was a technique used or invented by the Romans a long time ago. A natural form
of air conditioning / ventilation was used roughly as follows:
trench 6 to 12 feet deep and 100 to 200 yards long was dug leading from the
"house" in a straight line away from the house.
this trench a large diameter pipe (these days corrugated drainage pipe 2 or
3 feet diameter) was laid, with holes drilled into the bottom to drain water
that condensed inside the pipe. The trench was then covered over.
the far end a 90 degree elbow was attached and more pipe added so that it reached
above ground and the end covered with some sort of wire mesh attached to keep
out unwanted things such as rodents, etc., and then another elbow could be
added at this end to shield against rain.
house end of the pipe entered the house and was the source of incoming air.
key to making this work is to add a convection chimney.
Convection chimney is built such that it's inside opening is at a high point
inside the building.
the outside, two intersecting sides of the chimney; are painted flat black,
and the resulting V formed by the two connecting sides face south. In other
words, the V needs to face the mid point between where the sun rises and sets.
two other sides must be transparent, Plexiglas or some equivalent. Also, the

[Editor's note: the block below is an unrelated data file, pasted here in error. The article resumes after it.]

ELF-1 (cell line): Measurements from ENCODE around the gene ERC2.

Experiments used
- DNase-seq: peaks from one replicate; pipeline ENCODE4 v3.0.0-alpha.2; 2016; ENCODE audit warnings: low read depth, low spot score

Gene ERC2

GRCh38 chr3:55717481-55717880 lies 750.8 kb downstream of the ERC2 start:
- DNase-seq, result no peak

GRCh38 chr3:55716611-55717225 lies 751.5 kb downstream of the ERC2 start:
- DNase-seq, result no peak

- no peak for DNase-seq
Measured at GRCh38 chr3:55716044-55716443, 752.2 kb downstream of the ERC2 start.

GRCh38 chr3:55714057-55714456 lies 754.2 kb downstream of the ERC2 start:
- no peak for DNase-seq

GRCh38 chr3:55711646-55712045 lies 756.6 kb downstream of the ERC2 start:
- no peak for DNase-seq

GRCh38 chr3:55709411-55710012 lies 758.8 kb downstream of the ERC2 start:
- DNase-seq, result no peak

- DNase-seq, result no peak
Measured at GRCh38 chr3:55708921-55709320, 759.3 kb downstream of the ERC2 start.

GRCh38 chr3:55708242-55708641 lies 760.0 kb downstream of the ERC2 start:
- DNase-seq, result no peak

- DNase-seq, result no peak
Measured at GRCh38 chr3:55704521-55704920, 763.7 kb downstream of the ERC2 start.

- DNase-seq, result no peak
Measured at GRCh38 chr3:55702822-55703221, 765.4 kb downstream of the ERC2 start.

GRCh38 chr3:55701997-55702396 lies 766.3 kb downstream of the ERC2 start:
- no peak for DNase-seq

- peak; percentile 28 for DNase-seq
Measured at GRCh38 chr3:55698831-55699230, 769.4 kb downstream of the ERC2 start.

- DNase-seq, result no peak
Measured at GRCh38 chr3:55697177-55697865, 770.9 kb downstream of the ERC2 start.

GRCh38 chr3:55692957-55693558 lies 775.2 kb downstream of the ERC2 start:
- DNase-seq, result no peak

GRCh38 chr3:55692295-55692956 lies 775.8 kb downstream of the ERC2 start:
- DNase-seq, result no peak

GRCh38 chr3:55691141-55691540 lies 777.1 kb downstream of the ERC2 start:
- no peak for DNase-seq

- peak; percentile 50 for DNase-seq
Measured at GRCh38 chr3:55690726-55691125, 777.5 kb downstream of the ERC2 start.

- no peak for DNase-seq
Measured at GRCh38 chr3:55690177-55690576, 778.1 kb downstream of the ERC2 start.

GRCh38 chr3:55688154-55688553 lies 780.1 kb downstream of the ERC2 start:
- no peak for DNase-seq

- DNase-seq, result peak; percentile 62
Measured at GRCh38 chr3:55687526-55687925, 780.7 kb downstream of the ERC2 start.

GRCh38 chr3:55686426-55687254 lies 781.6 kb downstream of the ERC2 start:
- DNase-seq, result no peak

higher/larger the chimney, the better.
it works: the sun heats up the chimney causing the air inside to rise, thus
drawing air through the cool pipe. The pipe cools the air drawn from the outside
to the temperature of the earth at the depth at which it is buried (which is
virtually constant year around at this depth). By the way, an interesting note:
Even in cold climates where the ground is frozen, the incoming air is only
32F when the air outside may be much colder, we need only heat the air by 38F
to bring it to 70F; as opposed to heating outside air of say -15F to 70F we
would have to heat the incoming air by 85F - quite a difference in the amount
of heating energy we would have to supply by some other means.
course, without the sun to warm the chimney (or some other source) the system
isn't worth fooling with.